-Have you ever read the New Testament, Martin?
-Not many have, but in Wittenberg you will.
-A doctorate in theology.
-You're sending me away to study?
-I'm sending you to the source...the Scriptures.
What caught my attention is the fact that a priest would not have READ the New Testament. Since people started keeping up with such things, about 6 billion Bibles have been sold. That's more than half of the current world population, so even trying to imagine a time when a priest would not have actually read the New Testament is nearly impossible.
We have many different versions, translations, and perversions of the Bible to choose from. If you haven't read the New Testament by now, it's because you haven't chosen to, not because you haven't had the opportunity.
But the church in Martin Luther's day wasn't interested in having everyone read the New Testament, or the Original Testament either. They could listen to it, be taught from it, and even carry the church's copy in to worship, but it wasn't something to be handed around and put into more popular formats.
Maybe the church was too protective, and Luther (as well as others such as the Waldensians) did the church a great service by helping put the Bible in our hands. The church, however has not been careful enough to instruct us in reading the Bible.
Now you can pick up a study edition, a for teens edition, even a YOU edition and jump right in. The iBible video on Youtube is a parody, but it's not as effective considering how close it is to the reality of what's available.
The idea that the Bible belongs to you because you purchased it in a store is dangerous. I heard a teen testify to literally turning through the Bible and opening it to a random page when needing advice on a decision. She admitted that she was confused by the passage she flipped to. Of course she was. No one had taught her to read scripture. No one had informed her that she didn't own the word of God, that if used improperly, the Bible could end up being just another book, or worse, a means for our own self-gratification.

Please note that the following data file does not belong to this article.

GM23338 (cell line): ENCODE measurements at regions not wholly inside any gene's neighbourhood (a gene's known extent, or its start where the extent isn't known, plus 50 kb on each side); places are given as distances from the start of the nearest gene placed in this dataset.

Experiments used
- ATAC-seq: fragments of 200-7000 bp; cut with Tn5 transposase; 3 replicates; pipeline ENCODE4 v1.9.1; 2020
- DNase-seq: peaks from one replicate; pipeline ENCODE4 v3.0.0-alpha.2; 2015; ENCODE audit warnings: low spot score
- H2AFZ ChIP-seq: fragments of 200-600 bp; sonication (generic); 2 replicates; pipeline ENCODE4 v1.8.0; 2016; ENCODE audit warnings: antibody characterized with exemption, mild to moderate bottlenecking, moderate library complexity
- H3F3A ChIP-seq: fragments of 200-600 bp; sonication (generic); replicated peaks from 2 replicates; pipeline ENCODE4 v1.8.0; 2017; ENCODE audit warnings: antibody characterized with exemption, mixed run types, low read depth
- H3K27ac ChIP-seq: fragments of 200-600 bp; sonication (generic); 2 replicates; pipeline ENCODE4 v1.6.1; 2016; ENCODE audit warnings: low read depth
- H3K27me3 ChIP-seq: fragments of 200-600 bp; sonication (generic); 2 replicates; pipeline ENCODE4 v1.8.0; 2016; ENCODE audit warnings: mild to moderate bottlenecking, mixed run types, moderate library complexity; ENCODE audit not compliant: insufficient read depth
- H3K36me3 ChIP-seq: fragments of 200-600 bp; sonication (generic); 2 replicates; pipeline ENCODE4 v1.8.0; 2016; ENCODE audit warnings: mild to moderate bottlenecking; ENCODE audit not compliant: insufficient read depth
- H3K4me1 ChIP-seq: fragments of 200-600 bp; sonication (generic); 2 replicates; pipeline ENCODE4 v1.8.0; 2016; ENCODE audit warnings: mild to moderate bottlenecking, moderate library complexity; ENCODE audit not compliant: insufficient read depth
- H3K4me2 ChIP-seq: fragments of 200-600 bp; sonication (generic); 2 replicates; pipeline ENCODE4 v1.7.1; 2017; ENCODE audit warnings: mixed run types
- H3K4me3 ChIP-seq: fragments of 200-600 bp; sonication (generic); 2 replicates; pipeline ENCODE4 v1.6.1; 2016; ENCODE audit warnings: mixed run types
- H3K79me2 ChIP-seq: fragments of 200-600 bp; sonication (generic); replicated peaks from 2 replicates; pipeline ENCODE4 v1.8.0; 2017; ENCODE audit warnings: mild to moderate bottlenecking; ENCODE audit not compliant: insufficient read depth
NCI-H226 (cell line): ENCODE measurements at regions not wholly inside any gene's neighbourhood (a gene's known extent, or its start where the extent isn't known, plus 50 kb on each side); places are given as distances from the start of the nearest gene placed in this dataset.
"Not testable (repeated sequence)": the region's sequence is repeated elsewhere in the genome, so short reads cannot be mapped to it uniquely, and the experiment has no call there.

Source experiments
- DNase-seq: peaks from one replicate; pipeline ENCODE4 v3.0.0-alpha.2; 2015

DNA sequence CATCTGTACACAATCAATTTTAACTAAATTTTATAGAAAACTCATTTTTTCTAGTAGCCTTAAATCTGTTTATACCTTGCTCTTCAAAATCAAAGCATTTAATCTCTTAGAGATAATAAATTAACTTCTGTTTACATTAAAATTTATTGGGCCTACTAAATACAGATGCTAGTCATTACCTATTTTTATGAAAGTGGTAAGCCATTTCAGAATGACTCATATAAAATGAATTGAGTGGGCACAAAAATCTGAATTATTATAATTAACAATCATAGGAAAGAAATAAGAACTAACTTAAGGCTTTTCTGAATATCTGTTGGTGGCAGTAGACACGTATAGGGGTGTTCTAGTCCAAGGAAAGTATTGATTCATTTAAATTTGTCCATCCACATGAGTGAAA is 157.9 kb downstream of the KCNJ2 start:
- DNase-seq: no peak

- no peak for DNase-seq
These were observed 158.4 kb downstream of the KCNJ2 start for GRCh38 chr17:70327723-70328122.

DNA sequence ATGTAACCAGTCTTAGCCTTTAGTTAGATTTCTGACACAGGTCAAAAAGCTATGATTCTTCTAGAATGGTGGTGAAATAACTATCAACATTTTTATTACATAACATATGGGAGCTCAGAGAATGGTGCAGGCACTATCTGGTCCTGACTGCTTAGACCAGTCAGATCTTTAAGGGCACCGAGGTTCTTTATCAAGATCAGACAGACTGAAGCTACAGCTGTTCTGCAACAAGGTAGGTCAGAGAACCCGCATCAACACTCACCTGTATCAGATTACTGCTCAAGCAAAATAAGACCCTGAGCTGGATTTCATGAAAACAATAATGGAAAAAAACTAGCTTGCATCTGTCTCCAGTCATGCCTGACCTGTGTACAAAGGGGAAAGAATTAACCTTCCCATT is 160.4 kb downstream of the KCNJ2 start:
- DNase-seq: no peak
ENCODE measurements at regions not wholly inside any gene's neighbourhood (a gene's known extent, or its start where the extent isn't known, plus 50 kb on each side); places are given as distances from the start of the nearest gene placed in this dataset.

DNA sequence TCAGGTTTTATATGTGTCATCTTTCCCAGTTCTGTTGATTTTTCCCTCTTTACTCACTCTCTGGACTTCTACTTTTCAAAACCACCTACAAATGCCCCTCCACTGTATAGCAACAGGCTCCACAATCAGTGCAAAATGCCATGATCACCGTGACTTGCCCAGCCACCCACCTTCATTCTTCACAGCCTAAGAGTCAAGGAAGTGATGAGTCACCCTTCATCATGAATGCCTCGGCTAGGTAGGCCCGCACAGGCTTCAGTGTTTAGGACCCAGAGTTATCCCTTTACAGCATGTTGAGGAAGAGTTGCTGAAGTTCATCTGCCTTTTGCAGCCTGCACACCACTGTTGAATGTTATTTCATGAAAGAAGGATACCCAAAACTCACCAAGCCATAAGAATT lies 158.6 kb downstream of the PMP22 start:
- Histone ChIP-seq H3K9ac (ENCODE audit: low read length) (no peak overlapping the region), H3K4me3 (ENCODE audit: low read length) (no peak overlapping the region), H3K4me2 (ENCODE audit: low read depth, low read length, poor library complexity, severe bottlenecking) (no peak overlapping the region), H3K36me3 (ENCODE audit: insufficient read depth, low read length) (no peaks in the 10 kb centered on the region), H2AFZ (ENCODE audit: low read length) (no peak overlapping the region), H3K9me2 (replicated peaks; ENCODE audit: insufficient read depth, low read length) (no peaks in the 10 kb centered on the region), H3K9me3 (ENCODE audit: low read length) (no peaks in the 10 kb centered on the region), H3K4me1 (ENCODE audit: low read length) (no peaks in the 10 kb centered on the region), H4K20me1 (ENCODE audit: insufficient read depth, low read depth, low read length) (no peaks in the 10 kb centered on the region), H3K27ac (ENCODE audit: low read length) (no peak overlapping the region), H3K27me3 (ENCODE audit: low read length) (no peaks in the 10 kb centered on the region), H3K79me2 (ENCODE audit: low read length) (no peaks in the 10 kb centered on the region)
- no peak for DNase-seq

So how do we learn to read scripture? I teach an adult Sunday school class, and we've spent time talking about it, and I do think small group studies are necessary, but worship is the best place to learn. Scripture is the language of worship. We listen together. We pray that the words will do their work, that the pastor will speak truth, that the Spirit will move us. We sing scripture, we pray scripture, we are enculturated by it. Thanks be to God that we can receive such a gift.
Saturday, August 04, 2007
I'm using it for a group of people who will be meeting (at least) once a month to discuss the church and the Triune God. I did find that it shows up in only one place on Google, and that's at the dead site mentioned above. I wonder if they'd sell it?
There are actually lots of theologeeks out there, people who can't wait for the newest N.T. Wright book, or have a signed copy of Hauerwas and Willimon's Resident Aliens sitting prominently on their bookshelf.
The Ekklesia Project that I'm part of is full of theologeeks. Every year at the gathering, there are tables full of books from several publishers. I'd say it's one of everyone's top ten favorite things about the gathering.
The favorite thing, hands down, is conversation. Just sitting around between sessions, after worship, in the halls, in the dorms, on the way to the grocery store and talking about what we do at our churches, signs of the Kingdom, signs of the spirit is really why most of us come back each year; to see old friends and to make new ones.